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Bulletin - 19-02-24

“And may the God of hope fill you with all joy and peace by your faith in him, until by the power of the Holy Spirit, you overflow with hope” (Romans 15:13)

Dear Friends and Colleagues,

I hope you had a restful half term and were able to spend some quality time with your family and friends. It is difficult to believe that we are over the half way line of another academic year. I know January seemed a very long month but generally I think there are not enough days in the week to achieve what we set out to do.

As school leaders, you will be used to unexpected events taking up the precious time you had planned for tasks on your ‘to do’ list. You probably get to the end of the day and your ‘to do’ list is longer than it was at the start of the day. Please be reassured this happens to us all – you are not the alone in this.

We also have to realise that there are things that are much more challenging for us to achieve than others. It is tempting to just focus on the quick wins and it is satisfying to see these jobs being ticked off. However, as strategic leaders of complex organisations such as schools, we have to have the strength, courage and determination to tackle the more complex issues.

You may ask, ‘Where do I start?’ with some of the major issues facing our schools at the moment? For example, we are perplexed with issues around meeting the increasing number of pupils with special educational needs in a climate where there is simply not enough funding to provide the high level of support some pupils need. As leaders we are concerned about the external accountability systems in education. How do we ensure our schools are able to meet the expectations placed on schools whilst managing the workload and wellbeing of staff? How do we support families with increasing expectations of schools? These are BIG and complex issues we all face in education.

The first thing to realise is that these are issues that we can not solve as individuals. We have to work together and most importantly we must have HOPE to create a flourishing schools’ system.
Hope is not wishful thinking. Hope needs to be planned and active. We have to take deliberate action.

Just before half term, I had the great privilege of working with a group of recently appointed church school head teachers. Together we discussed some of the big challenges they were facing as school leaders. They identified issues such as budget pressures, parental complaints, SEN services etc. As I listened to them, I sensed some frustration and even some anger but I also felt the passion and determination to face the challenges head on to ensure all children and adults are able to flourish.

As a group, we connected our conversations and thinking to the Church of England publication,
‘Our Hope for a Flourishing Schools System: Deeply Christian, Serving the Common Good.’
You will be aware that this is strategic document to reaffirm the 2016 Church of England vision for education so that may ‘live life in all its fullness.’

This document really helped us to think about how we must work collaboratively with all key systems leaders to achieve systemic change and the future we want for our school communities.
An African proverb used to illustrate this is:

If you want to go fast, go alone. If you want to go far, go together.

We are reminded in the document that ‘flourishing’ is not an individual pursuit, but a collective endeavour, released in relationship and communities that live well together. A word from the Zulu language ‘UNBUNTU’ helps us to understand this. It is best translated as ‘I am because we are’.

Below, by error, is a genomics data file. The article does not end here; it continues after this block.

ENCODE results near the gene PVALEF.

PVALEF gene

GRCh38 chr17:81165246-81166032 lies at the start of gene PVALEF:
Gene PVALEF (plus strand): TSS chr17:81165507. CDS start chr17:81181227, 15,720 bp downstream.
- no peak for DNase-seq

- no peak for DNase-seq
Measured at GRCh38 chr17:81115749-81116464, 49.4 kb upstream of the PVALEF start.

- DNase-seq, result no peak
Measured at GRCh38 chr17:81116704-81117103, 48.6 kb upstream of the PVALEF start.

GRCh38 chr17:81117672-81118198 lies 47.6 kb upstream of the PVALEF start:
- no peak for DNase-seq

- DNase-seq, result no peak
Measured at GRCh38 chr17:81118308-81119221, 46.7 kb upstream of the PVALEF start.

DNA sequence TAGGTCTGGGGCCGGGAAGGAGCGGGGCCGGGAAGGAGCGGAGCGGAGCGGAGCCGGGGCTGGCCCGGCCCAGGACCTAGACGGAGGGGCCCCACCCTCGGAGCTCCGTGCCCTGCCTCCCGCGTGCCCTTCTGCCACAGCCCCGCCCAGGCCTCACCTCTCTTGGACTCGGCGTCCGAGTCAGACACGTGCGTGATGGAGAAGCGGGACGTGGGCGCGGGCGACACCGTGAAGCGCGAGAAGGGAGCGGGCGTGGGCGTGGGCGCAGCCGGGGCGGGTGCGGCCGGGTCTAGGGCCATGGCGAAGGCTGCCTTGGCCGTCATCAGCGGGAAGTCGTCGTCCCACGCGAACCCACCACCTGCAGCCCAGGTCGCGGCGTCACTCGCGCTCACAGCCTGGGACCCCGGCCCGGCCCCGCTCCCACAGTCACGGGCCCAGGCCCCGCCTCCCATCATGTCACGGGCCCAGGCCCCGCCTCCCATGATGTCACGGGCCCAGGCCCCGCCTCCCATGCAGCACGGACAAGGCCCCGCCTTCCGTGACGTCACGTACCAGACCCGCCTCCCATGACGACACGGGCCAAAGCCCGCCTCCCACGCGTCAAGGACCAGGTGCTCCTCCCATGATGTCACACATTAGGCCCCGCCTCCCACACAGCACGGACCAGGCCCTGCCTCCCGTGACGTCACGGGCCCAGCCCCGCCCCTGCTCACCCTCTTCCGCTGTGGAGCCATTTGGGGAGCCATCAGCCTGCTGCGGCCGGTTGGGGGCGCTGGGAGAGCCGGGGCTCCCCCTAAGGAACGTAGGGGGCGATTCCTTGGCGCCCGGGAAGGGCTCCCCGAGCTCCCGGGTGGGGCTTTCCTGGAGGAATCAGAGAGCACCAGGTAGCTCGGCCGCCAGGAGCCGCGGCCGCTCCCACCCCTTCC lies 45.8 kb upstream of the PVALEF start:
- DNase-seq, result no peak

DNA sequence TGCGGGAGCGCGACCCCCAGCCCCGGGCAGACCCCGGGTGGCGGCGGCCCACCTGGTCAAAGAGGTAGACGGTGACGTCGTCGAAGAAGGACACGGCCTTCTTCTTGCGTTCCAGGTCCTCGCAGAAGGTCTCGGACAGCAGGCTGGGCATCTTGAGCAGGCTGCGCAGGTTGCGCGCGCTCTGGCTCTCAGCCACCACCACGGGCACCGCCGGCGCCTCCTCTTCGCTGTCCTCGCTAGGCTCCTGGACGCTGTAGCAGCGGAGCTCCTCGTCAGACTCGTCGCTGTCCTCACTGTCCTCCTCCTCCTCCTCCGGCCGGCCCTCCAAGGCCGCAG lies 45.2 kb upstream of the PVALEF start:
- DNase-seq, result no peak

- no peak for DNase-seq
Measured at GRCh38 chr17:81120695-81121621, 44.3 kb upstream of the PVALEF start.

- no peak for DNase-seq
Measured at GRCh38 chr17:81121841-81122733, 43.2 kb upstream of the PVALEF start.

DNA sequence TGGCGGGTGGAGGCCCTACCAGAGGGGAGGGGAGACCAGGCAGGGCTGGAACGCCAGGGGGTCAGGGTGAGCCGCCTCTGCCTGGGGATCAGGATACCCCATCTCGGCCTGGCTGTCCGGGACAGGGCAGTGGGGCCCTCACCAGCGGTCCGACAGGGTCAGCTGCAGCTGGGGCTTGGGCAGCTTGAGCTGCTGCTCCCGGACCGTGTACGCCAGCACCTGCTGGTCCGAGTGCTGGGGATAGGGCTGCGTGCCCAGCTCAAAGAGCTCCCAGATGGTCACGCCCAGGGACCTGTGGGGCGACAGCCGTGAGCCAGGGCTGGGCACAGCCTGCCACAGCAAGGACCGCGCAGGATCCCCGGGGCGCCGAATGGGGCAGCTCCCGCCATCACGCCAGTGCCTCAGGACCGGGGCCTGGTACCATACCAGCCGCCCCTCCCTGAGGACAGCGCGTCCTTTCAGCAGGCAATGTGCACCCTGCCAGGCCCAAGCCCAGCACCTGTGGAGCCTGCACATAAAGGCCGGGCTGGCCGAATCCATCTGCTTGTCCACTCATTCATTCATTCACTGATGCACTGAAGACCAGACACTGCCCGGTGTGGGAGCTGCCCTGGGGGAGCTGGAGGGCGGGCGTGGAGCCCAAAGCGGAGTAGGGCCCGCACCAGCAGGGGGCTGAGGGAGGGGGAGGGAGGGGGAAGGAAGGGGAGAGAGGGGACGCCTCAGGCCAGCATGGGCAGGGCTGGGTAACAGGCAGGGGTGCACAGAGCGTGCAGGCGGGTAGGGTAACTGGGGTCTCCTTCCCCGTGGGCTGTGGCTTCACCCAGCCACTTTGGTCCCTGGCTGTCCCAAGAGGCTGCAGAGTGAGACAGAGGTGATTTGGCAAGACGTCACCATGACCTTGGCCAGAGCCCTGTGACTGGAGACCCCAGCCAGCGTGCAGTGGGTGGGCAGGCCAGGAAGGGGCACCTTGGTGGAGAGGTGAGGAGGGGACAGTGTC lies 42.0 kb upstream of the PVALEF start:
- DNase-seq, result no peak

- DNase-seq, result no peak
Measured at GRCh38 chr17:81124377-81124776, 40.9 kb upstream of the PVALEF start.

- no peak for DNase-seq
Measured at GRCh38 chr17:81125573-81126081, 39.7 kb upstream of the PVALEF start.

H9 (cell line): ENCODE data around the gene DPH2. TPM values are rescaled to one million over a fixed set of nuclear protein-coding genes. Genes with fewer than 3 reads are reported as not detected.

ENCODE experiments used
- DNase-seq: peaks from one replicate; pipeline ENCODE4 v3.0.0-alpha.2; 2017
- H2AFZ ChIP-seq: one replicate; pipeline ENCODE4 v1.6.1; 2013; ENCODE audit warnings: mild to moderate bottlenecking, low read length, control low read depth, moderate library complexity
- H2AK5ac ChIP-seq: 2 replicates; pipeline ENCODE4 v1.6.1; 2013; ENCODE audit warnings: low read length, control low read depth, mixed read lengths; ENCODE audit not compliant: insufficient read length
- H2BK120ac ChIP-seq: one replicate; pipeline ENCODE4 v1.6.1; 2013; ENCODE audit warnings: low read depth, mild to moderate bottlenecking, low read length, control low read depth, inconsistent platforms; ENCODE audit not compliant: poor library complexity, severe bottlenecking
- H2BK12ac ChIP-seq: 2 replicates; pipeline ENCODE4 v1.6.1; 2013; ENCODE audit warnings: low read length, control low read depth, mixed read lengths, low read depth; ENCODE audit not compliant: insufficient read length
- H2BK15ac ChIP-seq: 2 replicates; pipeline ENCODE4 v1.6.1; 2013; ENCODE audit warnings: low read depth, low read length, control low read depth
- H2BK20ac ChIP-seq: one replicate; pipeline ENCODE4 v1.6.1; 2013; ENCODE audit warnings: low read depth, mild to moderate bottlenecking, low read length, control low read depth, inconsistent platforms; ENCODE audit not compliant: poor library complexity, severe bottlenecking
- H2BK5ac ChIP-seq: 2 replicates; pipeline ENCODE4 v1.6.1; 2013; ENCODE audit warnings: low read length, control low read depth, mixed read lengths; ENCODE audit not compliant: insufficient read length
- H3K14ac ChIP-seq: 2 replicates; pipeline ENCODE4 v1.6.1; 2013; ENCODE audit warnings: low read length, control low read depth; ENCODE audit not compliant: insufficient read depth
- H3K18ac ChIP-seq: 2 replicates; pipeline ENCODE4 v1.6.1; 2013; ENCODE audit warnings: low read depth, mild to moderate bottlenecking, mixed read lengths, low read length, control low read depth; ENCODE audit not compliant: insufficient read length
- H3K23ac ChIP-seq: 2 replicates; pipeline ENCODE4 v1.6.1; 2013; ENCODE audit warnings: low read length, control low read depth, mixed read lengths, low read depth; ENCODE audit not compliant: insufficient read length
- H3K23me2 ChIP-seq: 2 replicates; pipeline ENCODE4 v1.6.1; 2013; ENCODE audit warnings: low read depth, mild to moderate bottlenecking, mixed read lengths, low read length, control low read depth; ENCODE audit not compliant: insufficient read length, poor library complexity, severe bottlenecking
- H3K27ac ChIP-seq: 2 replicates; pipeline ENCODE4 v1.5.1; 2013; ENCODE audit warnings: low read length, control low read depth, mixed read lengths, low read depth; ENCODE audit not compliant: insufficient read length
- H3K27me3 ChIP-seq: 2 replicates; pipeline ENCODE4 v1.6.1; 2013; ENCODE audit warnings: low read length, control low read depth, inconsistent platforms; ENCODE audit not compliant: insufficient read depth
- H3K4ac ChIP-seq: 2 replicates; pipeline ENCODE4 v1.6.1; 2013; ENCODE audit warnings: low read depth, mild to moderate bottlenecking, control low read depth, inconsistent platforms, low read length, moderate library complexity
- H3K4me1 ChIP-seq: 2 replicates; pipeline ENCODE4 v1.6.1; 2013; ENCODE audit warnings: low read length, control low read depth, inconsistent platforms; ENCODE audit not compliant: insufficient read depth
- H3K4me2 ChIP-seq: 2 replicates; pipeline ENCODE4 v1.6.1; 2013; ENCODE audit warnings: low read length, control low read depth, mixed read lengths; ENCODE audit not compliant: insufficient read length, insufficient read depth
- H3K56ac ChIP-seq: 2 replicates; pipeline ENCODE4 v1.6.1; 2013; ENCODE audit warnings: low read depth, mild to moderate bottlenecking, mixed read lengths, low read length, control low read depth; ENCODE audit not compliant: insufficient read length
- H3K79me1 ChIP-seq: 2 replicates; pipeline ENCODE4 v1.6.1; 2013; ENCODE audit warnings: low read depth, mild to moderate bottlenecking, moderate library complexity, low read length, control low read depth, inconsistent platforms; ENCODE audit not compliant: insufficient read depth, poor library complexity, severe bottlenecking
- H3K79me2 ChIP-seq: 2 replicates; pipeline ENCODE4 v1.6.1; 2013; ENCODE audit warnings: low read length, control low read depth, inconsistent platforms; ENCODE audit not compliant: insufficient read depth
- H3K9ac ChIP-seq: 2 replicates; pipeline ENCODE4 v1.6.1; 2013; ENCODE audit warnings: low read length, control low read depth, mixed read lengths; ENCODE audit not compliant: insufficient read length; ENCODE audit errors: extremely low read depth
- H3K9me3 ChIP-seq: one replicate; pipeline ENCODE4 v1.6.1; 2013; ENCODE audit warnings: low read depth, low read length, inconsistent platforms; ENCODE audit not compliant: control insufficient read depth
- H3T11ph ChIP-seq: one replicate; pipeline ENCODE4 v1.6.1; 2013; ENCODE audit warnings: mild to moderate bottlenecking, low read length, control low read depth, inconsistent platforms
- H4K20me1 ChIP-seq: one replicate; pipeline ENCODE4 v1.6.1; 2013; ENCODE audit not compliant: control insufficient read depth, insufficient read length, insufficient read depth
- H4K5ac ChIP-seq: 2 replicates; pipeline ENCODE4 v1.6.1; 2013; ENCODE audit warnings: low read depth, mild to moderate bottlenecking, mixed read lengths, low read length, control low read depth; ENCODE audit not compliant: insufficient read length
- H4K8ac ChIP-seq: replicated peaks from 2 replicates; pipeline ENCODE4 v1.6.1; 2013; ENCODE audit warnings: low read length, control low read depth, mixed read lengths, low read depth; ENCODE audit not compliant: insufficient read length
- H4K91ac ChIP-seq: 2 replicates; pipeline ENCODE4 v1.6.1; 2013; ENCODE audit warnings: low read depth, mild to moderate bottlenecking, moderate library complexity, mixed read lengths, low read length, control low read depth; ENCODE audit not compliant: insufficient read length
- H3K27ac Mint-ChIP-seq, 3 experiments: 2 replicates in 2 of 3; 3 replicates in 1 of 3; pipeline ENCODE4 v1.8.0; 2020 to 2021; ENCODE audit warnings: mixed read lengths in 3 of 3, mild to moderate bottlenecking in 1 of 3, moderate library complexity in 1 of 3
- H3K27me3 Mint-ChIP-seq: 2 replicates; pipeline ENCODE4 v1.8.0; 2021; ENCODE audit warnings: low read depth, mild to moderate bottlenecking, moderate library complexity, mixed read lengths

As a group of headteachers, they used the concentric circles (below) to help them think strategically about some of the big issues we face. For example, for all children to flourish, especially SEND and vulnerable groups, they need to be at the centre of attention – just like they are the centre of the circular diagram. For the children to flourish, they need to be in a system where there are flourishing adults, schools, Trusts, LAs and Dioceses wrapped around them.

We must all have a shared purpose, respectful relationships, a space we can learn together and from each other, a willingness to share resources and a genuine care for the well-being of our community.

This booklet does not promise any quick fixes to our complex issues but as a group of key school leaders, we realised how it enabled us to talk, to think, to share ideas, to plan and to evaluate. It gave us hope for a flourishing school system.

Of course, we need to build on our conversations by engaging with other key system leaders including Government leaders. The LDBE is a key partner of the Lincolnshire Education Group (LEG) and works with the Local Authorities, Church of England Education Office, OfSTED and the Department for Education to actively seek a future where we can achieve a flourishing school system.

It was great to see that the new headteachers I met with before half term valued the new partnerships and connections they had made with each other and with the DBE team. They said these partnerships gave them the hope and strength to face the challenges with more courage and confidence.

Though one may be overpowered,
two can defend themselves.
A cord of three strands is not quickly broken. (Ecclesiastes 4:12)

If you have not yet had the opportunity to explore the questions and consider the recommendations in the publication ‘Our Hope for a Flourishing System, Deeply Christian and Serving the Common Good’ with your governors, staff and key partners in education, I would encourage that you add this to your ‘to do’ list. Sorry that’s one more thing for you to do!

Please remember the DBE team is always for you.

I wish you every success for this new half term.

Best wishes—

from Paul Thompson, Diocesan Director of Education

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